Chaplain (Capt.) Teji John Thanippilly, chaplain candidate (2nd Lt.) Jeremie Joseph and Chaplain (1st Lt.) Matthew Lowe discuss their experiences in the field training with quartermaster units to provide religious support for nearly 500 Soldiers during a field exercise at Training Area 15A on Fort Jackson on June 21. (By Mel Slater)

Chaplains return to exercise with Reserve unit

By Mel Slater, Institute for Religious Leadership


The Institute for Religious Leadership graduates hundreds of chaplains for assignments to active duty, Reserve and National Guard units worldwide.

Several chaplains returned to Fort Jackson recently to provide religious service support to the 402d Quartermaster Battalion Reserve unit during its annual field exercise that ended June 22.

Chaplain (Capt.) Teji John Thanippilly, Chaplain (1st Lt.) Matthew Lowe and chaplain candidate (2nd Lt.) Jeremie Joseph traveled with the unit to provide religious support for close to 500 Soldiers who trained on Fort Jackson at Training Area 15A. The training area is normally used by the IRL for the Chaplain Basic Officer Leader Course and religious affairs specialists Advanced Individual Training.

Thanippilly and Lowe know it all too well. Joseph has yet to attend CHBOLC. His experience here may be a big help to his peers when he returns for the course.

The group of chaplains demonstrate the diversity of the Chaplain Corps and the Soldiers they serve. Thanippilly is a Catholic Priest, Lowe is Protestant and Joseph is a nondenominational Christian.

The chaplains met with and ministered to Soldiers located at multiple sites on or around the training area.

“Our unit is not being evaluated. For us chaplains, this is a great opportunity because none of the units out here on the exercise have a chaplain,” Thanippilly said. “We provide ministry of presence. Getting in touch with the Soldiers is an important thing. It’s part of our learning experience too. We have around 450 Soldiers on the ground. We go there and pray for them. We are present there, especially when they do transportation convoy operations.”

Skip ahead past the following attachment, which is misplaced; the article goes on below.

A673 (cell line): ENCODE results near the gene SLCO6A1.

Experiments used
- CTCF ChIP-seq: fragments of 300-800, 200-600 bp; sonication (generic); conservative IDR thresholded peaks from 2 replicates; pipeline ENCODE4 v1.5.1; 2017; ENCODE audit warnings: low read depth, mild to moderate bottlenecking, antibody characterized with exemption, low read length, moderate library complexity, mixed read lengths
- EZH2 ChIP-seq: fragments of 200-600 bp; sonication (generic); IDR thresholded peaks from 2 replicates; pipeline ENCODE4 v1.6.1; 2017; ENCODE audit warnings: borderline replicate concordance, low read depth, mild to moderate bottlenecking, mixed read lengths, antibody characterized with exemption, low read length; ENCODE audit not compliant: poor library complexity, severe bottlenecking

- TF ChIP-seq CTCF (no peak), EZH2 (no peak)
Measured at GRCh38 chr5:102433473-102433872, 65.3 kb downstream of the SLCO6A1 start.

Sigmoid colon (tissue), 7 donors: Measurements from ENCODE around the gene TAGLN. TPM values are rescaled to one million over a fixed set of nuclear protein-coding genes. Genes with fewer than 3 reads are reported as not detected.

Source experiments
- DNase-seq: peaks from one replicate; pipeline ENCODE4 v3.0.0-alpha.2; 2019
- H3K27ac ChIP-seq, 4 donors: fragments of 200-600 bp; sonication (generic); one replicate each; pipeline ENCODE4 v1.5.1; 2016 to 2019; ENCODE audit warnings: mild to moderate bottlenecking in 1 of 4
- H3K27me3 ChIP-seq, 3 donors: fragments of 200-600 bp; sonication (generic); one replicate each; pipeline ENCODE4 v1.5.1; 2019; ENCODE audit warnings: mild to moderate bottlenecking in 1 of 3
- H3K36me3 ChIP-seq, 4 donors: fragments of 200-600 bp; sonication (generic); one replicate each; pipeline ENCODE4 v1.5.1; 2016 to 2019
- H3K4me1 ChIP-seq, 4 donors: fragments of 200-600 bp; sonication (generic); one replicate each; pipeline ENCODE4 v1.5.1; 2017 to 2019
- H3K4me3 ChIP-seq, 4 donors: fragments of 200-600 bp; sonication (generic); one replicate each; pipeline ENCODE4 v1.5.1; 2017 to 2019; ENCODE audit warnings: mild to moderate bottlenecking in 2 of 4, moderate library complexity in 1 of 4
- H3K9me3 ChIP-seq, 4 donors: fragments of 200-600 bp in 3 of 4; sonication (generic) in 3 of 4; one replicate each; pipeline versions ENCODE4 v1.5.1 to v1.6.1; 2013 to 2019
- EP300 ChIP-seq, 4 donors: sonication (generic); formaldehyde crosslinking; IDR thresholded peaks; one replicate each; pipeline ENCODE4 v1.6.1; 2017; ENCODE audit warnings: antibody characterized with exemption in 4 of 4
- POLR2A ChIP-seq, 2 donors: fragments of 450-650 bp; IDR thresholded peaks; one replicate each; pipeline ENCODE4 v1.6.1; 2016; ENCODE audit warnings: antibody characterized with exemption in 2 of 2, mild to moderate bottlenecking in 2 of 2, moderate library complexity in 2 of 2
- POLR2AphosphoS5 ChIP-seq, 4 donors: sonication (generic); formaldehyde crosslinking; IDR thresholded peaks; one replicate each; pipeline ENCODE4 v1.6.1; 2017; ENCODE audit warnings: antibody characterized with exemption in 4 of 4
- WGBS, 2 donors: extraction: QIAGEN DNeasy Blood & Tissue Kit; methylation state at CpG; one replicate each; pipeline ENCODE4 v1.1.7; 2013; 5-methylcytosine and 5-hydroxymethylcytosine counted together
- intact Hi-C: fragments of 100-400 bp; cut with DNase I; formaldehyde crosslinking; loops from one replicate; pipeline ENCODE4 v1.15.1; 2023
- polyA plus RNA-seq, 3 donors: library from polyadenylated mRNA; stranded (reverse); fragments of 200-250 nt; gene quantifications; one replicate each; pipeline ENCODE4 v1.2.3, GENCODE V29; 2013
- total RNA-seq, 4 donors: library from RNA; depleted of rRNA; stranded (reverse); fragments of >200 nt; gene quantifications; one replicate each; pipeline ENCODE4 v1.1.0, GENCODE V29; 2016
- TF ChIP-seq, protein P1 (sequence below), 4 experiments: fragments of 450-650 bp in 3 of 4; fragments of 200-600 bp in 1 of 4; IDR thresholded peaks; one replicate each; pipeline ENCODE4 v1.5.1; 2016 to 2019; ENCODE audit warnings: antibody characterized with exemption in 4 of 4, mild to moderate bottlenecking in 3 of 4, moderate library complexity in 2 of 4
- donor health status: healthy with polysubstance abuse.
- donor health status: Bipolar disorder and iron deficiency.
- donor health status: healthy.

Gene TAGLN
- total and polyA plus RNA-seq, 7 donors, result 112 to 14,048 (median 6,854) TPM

Joseph spoke to some Soldiers during the training.

“I was interacting with the Soldiers, you know, getting to know them, allowing them to get to know me, understanding their world, their values, their interests, their passions and navigating how I can best serve them, and allow them to build their sense of trust with me and the system and the whole process,” Joseph said. “With that level of interaction, that level of trust we can build our sense of recovery and performance with our words of encouragement, allow them to really push themselves to the levels of the highest sense of resilience, the highest sense of competence.”

The 402nd Quartermaster Battalion is commanded by Lt. Col. Charles Carter and is based out of Newcastle, Pennsylvania. The Soldiers present for the exercise come from locations across the country from Pennsylvania to California. They conducted training and real-world missions to deliver aviation fuel to active duty and National Guard installations in South Carolina and Georgia.

“We’re conducting this exercise in support of the Defense Logistics Agency,” Carter said. “We deliver fuel to different units across the United States. We have multiple sites, and this is one of the sites chosen. We’re spread out all over the facility with 10 companies and they each have a footprint and they each have a mission whether it be to haul fuel or to store it.”

Carter provided insight on his relationship with his unit chaplains.

“Our chaplains support our Soldiers. My relationship with my chaplains is they’re my spiritual advisors. They advise me on the pulse of the battalion,” Carter said. “Any issues that will make Soldier discomfort rise to the top of my list so I can fix those issues because morale is very important in the Army. We want to make sure we take of our Soldiers.”

Some of the candidates that come to Fort Jackson to attend the chaplains basic officer’s course are prior service and feel the call to become an Army chaplain. Many are civilian clergy or are in training but have no military experience. Thanippilly shared his transformative journey to becoming a new Army chaplain.

“I think the Army culture was the most important thing I learned while in CHBOLC,” Thanippilly said. “How Soldiers interact and how they talk. And also, how to deal with different ranks, like how to pay respect and receive respect. I never learned that in my civilian world. I didn’t have any military guys in my Family. I don’t have any connection with that. It was all new. I was really a new person when I came out of (the training and went) back to my unit. So, I felt more confident when I was talking, when doing something, I was really more confident. My ministry was more effective I believe.”